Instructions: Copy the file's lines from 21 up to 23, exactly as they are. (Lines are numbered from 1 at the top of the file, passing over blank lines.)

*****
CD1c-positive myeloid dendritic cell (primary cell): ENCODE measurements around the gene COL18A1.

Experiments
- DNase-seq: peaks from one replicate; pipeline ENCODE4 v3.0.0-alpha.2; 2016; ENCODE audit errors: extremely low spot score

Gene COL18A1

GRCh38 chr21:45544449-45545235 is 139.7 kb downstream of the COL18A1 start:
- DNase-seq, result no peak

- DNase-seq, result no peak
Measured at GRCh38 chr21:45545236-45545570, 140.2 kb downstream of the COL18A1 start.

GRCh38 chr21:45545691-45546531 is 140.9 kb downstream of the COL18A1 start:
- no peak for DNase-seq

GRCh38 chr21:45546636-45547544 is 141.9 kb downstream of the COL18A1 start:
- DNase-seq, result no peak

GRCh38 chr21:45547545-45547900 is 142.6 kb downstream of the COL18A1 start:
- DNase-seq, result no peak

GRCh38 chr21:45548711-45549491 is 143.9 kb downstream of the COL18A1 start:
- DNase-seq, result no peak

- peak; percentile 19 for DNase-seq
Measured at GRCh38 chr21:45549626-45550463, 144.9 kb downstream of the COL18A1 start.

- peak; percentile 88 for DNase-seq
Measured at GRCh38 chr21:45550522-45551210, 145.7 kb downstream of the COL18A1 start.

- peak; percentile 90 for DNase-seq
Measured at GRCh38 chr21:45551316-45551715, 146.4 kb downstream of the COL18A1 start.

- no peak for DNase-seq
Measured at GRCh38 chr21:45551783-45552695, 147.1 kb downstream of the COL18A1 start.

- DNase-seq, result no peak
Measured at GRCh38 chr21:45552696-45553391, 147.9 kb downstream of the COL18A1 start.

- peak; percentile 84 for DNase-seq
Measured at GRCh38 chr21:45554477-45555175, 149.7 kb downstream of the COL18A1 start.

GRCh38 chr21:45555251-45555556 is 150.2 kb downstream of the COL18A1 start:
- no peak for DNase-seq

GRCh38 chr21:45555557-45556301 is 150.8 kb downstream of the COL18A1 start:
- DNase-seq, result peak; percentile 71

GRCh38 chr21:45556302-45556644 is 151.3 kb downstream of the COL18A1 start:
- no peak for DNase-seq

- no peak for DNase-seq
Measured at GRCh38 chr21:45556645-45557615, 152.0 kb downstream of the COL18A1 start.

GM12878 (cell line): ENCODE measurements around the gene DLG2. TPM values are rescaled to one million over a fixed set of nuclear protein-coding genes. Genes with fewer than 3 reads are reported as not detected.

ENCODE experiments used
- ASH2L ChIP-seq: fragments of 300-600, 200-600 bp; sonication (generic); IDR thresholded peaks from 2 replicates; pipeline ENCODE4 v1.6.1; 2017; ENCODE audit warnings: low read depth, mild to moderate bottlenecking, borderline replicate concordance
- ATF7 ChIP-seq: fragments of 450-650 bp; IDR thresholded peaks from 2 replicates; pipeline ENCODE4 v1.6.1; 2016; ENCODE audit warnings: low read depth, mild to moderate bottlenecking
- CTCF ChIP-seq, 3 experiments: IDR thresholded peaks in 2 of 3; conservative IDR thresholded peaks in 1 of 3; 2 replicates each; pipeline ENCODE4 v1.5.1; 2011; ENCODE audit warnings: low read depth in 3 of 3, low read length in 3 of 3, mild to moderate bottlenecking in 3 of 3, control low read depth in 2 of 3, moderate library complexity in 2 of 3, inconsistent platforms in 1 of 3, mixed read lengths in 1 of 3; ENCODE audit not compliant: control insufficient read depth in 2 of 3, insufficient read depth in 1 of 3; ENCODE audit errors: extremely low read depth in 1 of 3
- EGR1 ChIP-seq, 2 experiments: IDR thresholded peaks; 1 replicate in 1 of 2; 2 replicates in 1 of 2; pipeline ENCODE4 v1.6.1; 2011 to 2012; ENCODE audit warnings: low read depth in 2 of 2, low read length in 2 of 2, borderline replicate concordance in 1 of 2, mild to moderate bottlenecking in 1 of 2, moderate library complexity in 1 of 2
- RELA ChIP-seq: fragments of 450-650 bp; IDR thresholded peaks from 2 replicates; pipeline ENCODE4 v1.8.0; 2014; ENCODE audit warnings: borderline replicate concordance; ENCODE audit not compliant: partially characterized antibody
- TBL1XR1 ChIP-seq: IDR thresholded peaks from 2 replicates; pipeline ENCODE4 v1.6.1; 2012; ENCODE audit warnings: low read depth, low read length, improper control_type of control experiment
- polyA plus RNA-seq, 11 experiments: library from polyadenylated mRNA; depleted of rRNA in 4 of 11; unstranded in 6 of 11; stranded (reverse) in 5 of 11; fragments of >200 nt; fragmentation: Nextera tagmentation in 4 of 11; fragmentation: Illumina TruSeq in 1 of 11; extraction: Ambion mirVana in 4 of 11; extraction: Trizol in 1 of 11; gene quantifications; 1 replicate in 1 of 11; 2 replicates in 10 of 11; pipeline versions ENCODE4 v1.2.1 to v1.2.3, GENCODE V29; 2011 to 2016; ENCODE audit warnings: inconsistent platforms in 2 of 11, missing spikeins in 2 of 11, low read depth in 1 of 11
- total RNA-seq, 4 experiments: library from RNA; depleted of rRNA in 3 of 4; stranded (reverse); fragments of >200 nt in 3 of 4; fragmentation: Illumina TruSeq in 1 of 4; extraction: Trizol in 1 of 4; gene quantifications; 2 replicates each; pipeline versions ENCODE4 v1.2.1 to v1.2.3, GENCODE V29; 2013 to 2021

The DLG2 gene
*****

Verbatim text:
- peak; percentile 90 for DNase-seq
Measured at GRCh38 chr21:45551316-45551715, 146.4 kb downstream of the COL18A1 start.

- no peak for DNase-seq